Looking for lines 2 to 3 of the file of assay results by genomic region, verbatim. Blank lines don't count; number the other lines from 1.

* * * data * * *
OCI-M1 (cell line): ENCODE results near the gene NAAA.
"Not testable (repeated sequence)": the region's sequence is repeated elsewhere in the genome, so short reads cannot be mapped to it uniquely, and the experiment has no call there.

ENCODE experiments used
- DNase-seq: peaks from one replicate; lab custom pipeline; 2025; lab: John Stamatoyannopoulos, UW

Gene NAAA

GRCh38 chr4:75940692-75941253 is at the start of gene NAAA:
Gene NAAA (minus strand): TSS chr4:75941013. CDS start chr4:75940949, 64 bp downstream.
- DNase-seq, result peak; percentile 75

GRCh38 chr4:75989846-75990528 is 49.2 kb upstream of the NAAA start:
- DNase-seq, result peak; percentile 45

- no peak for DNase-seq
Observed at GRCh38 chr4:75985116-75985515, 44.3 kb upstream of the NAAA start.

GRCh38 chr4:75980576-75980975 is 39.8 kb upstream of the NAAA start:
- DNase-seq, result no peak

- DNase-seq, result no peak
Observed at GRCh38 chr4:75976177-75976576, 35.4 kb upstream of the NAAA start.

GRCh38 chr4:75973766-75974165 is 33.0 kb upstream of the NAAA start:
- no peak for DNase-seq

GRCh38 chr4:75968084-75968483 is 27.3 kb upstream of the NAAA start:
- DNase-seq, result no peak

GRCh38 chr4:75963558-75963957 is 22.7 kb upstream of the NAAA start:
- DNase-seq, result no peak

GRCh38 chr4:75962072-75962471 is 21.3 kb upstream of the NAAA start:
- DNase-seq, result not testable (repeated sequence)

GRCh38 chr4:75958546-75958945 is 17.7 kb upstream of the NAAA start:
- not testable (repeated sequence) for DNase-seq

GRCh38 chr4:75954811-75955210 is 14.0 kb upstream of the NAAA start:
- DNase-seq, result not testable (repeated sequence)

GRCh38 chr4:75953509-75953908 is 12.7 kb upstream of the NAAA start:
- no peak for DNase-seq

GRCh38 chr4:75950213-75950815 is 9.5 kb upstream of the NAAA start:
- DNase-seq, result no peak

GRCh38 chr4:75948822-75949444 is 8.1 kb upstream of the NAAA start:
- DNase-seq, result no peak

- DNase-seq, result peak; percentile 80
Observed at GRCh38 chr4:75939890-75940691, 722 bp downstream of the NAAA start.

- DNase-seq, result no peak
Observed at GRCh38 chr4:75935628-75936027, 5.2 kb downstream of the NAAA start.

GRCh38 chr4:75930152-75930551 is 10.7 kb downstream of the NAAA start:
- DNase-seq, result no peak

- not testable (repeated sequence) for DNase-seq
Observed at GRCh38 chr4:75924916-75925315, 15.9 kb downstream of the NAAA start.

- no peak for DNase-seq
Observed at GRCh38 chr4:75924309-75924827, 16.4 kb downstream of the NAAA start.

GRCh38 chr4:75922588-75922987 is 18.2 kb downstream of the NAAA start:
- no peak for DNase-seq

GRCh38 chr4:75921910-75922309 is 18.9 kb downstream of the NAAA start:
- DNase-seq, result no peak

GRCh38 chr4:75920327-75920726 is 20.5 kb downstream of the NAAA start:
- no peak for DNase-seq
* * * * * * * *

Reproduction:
"Not testable (repeated sequence)": the region's sequence is repeated elsewhere in the genome, so short reads cannot be mapped to it uniquely, and the experiment has no call there.

ENCODE experiments used